When we get to season two - knock on wood - it will obviously be expanded from six episodes to thirteen. I'm hoping that we might actually be able to shoot part of it in [winter]. It would be great not just to get out of the heat, but to present a different idea to the audience visually and tonally by having it be winter. There's some really cool stuff that Kirkman did, where they find the one zombie that's frozen to the ground. I'd never seen that before and that's really cool. Or when Michonne shows up - and boy, is she a character I can't wait to get to - when she comes striding out of the wasteland like a Clint Eastwood fucking spaghetti western character cross-melded with some samurai movie, like the Baby Cart character with the fucking sword, and there's just a little drift of snow in the air. I would love to put that on film! [Laughs]
Steven Moffat confirms he's writing the Christmas Special, then five episodes in series six. [Den of Geek]
The producers of the show explained they don't want to make the same mistakes other mystery-heavy shows have made. They promise they're really going to resolve mysteries. Evan Katz sounds like he knows what he's talking about:
We're very cognizant of the audience's patience, of rewarding the audience. The show's really designed to answer questions, to satisfy people, to keep them hooked, frankly, but yet keep posing questions so that once the mystery's solved, the mystery's solved. So we're keeping (some) mysteries open, but we're solving (others). In the second episode we are very clearly answering the two largest open questions in the pilot.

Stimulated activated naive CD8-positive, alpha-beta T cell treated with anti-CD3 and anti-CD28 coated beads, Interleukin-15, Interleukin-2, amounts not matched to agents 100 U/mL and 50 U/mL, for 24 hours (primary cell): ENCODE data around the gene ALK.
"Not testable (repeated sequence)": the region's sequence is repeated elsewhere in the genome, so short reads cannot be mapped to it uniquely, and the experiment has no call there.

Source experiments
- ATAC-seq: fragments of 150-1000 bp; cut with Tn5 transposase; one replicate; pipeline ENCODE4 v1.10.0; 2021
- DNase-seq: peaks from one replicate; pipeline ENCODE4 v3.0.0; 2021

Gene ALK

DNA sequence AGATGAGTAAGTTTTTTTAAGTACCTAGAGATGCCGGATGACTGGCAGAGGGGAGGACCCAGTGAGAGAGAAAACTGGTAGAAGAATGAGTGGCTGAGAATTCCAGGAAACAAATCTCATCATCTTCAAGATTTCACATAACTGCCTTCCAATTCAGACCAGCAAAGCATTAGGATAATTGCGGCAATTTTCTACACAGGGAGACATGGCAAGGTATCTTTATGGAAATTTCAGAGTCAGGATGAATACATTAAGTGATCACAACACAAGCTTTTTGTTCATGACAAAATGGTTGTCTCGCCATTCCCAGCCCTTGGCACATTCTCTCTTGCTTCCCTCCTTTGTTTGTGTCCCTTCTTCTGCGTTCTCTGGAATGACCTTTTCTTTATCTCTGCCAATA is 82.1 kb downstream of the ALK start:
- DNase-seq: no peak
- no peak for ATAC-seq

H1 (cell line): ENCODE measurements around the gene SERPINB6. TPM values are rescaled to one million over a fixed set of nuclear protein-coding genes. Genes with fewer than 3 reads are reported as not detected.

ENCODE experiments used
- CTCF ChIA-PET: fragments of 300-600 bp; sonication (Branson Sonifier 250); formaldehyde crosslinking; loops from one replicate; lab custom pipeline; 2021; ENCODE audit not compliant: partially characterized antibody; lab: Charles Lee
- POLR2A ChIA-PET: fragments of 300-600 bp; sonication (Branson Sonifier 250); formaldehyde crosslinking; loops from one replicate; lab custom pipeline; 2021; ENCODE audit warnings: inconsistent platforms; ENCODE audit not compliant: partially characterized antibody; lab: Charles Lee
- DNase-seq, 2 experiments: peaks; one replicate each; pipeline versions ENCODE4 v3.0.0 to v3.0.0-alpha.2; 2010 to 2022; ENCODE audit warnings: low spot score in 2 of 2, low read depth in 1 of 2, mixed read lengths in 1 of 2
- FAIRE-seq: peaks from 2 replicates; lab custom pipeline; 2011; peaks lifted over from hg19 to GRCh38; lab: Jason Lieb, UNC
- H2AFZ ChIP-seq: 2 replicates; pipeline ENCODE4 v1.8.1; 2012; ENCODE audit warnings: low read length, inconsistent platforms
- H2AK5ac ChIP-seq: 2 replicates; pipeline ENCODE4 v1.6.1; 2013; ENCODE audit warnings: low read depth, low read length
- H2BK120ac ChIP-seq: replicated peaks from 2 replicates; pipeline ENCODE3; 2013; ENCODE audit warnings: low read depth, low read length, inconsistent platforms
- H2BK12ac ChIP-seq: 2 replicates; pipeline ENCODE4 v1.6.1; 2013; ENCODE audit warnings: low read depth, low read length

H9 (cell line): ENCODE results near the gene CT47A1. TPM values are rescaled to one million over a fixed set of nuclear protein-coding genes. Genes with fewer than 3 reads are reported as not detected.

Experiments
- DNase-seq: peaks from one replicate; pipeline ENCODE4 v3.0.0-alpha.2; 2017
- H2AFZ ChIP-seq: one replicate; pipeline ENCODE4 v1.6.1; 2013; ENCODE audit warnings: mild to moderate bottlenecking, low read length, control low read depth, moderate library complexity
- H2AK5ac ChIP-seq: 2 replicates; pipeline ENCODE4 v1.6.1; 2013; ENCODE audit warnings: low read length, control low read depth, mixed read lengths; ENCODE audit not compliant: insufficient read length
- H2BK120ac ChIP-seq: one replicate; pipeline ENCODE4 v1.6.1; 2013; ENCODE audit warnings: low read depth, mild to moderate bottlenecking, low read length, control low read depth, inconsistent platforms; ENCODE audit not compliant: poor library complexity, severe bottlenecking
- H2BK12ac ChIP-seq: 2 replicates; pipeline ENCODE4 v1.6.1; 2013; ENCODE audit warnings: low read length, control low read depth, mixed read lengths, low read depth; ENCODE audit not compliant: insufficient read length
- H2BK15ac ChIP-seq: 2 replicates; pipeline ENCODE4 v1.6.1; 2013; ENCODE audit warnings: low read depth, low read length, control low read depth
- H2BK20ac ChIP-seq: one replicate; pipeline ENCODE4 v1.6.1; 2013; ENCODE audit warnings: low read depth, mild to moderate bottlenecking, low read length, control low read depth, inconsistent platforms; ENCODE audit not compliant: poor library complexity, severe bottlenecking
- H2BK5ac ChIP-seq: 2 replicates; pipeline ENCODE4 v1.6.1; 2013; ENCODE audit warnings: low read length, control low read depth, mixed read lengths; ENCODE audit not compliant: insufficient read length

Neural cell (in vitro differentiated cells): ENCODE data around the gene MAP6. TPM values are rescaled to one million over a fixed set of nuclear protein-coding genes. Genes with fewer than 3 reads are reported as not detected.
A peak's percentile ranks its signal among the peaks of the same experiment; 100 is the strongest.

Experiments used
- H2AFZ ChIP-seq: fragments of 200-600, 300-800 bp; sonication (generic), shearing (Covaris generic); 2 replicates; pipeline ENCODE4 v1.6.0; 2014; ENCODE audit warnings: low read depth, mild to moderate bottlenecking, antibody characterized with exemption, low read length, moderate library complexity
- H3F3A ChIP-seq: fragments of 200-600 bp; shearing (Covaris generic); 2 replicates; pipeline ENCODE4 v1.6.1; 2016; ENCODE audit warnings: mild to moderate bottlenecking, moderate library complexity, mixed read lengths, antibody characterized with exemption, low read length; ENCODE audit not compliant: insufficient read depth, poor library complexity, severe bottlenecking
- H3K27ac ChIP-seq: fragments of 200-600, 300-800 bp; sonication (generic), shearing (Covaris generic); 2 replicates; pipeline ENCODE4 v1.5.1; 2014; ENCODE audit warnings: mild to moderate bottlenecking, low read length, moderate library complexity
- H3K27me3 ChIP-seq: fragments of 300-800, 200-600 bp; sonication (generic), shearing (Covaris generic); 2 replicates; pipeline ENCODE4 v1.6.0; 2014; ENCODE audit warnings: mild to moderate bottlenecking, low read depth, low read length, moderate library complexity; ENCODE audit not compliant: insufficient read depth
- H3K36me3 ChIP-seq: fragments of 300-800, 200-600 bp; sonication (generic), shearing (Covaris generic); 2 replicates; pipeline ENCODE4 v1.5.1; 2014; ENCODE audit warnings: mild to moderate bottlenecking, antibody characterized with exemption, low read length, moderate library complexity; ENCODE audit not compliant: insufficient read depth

They also mentioned there's a detailed series Bible that promises "tent-pole benchmarks" at key points in the series up to season 3, and one of these will come at the end of episode 10. This moment will propel people into the second half of the show once it returns from hiatus. [Hitflix]
Here's an extended sneak peek at the next season: [SpoilerTV]
Showrunner Sera Gamble discusses their awesomely named episode "Live Free or Twi-Hard", which sets out to destroy the current vampire ethos once and for all:
"We're doing an episode about how vampires pretending to be Edward Cullen or the Salvatore brothers or Bill Compton are bad for you. There's a mythology reason [as to why] we are revisiting a lot of monsters we've dealt with before on the show...including vampires. And when we were conceptualizing a vampire episode, we thought, 'Wow there's never been a better time to be a vampire.' Chicks are just throwing themselves at them! They think that 'vampire' equals 'I'm not going to try to have sex with you.' They will still take advantage of our children! They will turn you into a vampire or eat you."
Aidan Turner talks a little about what will happen on series 3 of the British version of the show, and also pretty much rules out an appearance on the Syfy remake:
What's happening with Mitchell this season after the fall of Herrick?
He's sort of a mess that Herrick's dead. George killed Herrick, and the vampires are after Mitchell's blood. He's just trying to hold the household together, and keeps the enemies at bay, and look after his friends, and sort out of the mess that he's made. He's just picking up the pieces.
Would you consider doing a guest spot on [the American show]?
Eh, I don't know, actually. Probably not, to be honest. They've got their own thing now. It might just be too cheesy. I think eventually when we're done with the British version, maybe.
Additional reporting by Kelly Faircloth and Charlie Jane Anders.